1. Set a billing schedule
It’s tempting to give preference to paid work and put invoicing off. But no work is paid without invoicing, so make it a priority. Pick a day and time of the week to get it done, then lock it into your schedule. If you’re just too busy, great, hire a bookkeeper to help.
2. Invoice more often, get paid more often
Invoicing can be such a chore that a lot of businesses only do it once a month. And that doesn’t make sense because invoices are paid late. When you’re slow sending them, and your customers are slow paying them – it’s a bad combination.
Consider billing weekly. Or, if you do lots of odd jobs, send invoices as soon as the work is done. It prevents a backlog from forming, and it gets your customers on the clock sooner. Money should start flowing into your business more consistently, rather than in fits and starts.
3. Connect quotes and invoices
It’s a good idea to get quotes signed off before starting work. Use descriptions from that agreement in your invoice so customers can see they’re getting what they paid for. It should help avoid misunderstandings or invoice disputes.
4. Use invoice templates to their fullest potential
Many businesses use invoice templates from spreadsheet software. They can save a lot of time if you:
- save templates (with pre-filled information) for specific types of jobs and customers
- build in formulae that total charges and add taxes for you
Make sure you're getting the most out of your templates. As you grow, you may eventually move onto a dedicated invoice maker. Check out our invoice template.
5. What could an invoice maker do for you?
Specialist software can speed up the invoicing process by:
- learning the price of your products and services
- calculating taxes and automatically preparing paperwork for filing
- doing daily bank reconciliation to tell you which invoices have (and haven’t) been paid
- working from your phone, so you can send invoices from anywhere
6. Track time and materials better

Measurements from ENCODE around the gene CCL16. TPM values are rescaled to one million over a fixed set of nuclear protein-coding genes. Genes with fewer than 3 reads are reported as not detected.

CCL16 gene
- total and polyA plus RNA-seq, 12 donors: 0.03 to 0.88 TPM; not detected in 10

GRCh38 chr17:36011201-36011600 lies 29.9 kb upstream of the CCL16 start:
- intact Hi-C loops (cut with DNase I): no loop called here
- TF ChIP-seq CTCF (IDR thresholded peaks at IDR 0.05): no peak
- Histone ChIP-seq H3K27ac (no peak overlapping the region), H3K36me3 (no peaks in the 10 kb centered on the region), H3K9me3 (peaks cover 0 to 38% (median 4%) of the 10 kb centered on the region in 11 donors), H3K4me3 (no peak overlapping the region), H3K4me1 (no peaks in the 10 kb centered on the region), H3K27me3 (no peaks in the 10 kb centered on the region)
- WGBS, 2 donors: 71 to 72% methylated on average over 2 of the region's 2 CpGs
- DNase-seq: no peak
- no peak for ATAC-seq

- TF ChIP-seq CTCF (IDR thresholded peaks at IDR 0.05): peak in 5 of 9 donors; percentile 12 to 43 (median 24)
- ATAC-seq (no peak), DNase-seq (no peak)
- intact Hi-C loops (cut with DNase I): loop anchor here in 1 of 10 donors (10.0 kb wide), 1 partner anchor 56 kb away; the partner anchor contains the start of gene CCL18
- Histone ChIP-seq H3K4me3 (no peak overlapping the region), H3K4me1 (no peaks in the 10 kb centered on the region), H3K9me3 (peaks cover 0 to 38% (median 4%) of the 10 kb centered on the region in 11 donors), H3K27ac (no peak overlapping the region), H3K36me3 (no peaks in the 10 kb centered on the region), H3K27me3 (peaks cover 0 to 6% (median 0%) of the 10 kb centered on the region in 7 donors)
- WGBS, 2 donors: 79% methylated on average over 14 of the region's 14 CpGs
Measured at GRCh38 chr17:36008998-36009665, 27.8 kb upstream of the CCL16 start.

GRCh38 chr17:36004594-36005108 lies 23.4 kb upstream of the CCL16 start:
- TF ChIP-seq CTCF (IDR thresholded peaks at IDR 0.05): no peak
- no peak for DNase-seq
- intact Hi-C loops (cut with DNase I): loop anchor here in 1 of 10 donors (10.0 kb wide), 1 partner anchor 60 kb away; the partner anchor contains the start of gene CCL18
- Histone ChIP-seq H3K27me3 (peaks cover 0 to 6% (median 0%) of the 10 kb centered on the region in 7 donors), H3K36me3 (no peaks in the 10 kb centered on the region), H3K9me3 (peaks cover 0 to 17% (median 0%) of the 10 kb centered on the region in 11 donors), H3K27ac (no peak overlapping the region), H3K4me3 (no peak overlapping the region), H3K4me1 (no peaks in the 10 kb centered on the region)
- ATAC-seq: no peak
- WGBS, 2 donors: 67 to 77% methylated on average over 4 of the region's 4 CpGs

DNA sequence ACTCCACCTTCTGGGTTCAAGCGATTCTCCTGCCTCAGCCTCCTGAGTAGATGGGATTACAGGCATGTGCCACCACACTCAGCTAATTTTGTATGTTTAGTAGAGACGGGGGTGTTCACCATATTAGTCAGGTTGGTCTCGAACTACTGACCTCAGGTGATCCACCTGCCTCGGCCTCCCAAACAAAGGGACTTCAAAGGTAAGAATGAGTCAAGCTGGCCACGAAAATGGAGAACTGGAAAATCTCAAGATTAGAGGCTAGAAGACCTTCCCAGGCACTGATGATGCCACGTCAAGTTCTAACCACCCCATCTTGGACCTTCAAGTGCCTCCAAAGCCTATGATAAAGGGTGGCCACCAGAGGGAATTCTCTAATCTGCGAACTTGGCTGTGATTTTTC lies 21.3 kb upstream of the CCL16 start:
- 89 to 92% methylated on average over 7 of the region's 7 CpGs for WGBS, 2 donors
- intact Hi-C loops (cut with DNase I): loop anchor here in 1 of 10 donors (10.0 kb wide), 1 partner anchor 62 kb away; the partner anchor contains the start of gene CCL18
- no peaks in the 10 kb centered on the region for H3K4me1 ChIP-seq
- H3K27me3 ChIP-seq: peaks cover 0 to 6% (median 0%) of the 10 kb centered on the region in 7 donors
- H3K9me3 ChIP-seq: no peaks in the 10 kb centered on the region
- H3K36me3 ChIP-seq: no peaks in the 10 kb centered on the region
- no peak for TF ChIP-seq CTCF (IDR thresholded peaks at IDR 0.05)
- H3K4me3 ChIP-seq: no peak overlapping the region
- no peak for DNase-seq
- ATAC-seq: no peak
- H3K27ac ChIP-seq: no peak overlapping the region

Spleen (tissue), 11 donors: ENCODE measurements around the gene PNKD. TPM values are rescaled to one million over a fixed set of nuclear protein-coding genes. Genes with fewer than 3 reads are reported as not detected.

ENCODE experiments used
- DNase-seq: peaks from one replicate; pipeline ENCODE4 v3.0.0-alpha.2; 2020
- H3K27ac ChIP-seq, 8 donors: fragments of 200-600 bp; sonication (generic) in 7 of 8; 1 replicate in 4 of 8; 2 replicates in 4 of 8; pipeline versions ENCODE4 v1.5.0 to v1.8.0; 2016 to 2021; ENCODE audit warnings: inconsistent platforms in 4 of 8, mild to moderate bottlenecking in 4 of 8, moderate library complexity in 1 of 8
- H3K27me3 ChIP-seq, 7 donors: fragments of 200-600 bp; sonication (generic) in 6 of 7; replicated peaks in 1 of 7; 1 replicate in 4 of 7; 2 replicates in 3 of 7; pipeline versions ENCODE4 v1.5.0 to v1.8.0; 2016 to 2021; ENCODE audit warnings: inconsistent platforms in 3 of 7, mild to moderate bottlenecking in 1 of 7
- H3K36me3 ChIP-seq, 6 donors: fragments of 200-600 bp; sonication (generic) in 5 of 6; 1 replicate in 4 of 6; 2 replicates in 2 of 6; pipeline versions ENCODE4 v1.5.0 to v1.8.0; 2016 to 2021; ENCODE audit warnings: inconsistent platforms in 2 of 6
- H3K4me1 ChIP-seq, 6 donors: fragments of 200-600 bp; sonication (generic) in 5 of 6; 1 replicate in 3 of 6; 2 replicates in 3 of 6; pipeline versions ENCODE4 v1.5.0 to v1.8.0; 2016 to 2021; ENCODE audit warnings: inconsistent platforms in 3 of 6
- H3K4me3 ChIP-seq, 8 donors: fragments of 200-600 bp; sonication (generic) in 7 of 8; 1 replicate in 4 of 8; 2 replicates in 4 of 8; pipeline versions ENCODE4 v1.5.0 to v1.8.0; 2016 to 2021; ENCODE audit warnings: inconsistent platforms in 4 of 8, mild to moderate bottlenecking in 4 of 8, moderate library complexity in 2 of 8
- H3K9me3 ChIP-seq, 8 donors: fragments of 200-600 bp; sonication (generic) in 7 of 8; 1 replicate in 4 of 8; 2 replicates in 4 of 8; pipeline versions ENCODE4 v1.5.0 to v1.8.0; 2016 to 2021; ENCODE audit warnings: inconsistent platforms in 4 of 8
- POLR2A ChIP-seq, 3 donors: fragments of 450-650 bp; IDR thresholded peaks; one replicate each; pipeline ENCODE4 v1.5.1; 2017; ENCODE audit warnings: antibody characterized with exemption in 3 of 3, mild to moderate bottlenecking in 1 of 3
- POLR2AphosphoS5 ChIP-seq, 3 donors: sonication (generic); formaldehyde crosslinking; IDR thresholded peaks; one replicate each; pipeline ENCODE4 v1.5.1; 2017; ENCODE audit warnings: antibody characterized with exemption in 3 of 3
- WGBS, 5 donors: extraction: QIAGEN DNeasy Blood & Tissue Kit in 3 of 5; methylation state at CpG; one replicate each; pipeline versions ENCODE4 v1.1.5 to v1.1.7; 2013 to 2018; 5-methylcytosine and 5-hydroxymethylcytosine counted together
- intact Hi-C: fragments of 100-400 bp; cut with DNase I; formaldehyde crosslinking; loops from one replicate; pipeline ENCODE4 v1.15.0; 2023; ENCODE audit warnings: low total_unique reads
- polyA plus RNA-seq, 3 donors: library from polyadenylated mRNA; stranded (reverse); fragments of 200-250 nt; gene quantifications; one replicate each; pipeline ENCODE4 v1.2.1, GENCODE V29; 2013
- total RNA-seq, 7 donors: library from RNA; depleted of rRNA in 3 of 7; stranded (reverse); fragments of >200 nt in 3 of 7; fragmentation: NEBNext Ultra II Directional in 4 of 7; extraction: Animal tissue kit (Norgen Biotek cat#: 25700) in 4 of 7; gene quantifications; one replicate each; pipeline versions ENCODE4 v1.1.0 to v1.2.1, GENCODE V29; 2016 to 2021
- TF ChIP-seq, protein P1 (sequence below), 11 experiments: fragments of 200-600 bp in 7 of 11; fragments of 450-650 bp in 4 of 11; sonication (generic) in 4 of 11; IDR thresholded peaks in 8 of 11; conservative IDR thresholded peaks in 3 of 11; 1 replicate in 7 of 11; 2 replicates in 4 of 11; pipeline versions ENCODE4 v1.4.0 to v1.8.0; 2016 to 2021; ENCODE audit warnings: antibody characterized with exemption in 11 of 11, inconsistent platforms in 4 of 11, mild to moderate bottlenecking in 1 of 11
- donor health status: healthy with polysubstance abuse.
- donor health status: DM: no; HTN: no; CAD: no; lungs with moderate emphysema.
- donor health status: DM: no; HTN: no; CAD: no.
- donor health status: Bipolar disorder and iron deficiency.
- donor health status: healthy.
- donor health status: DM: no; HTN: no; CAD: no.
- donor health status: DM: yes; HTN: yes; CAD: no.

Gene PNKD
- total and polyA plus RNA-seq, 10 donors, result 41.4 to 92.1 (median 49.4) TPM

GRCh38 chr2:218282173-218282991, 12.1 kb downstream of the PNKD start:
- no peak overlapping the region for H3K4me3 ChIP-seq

Figuring out the time or money you’ve spent on a job can be slow work. If you need to open a diary, refer to old emails, and sift through dozens of receipts to piece everything together, then it’s probably taking too long. You really need one source of truth for time and one for expenses.
Not everyone is good at staying this organized, but there are apps to help:
7. Should you accept online payments?
You can get your money up to 30% sooner just by offering a convenient payment method. There are a lot out there, including debit and credit card, automated clearing houses (ACH) like PayPal, or bank transfer. It costs nothing to set any of them up, although most providers charge a transaction fee.
If your customers already pay on time, then you’re probably ok. But if they’re slow, an easy payment option could speed them up. Find out how online payment services get you paid faster.
8. Train your customers to pay on time
When you first bill a new customer, call them to check the invoice has everything they need. It’s a nice courtesy but you’re also taking away excuses for late payment. If they miss the due date, call the very next day. You don’t have to be aggressive. You’re just making sure nothing’s wrong, and signalling that you watch this sort of thing closely. Keep this up over the first few invoices to set expectations.
9. Chase invoices like you really want them
The most important part of the invoicing process happens after you’ve sent the bill. Because no matter how accurate, professional or well-formatted your invoice is – it probably won’t get paid on time. You have to follow up. Remind your customer when the due date is up and, if they still don’t pay, get on the phone. It’s not fun but it’s hugely important.
Build the perfect invoicing system
A smart invoicing system will help you get bills out faster, and money in sooner. That’s good for business. Use these 9 steps to review your invoicing process regularly, and keep from falling behind.
Disclaimer: Xero does not provide accounting, tax, business or legal advice. This guide has been provided for information purposes only. You should consult your own professional advisors for advice directly relating to your business or before taking action in relation to any of the provided content.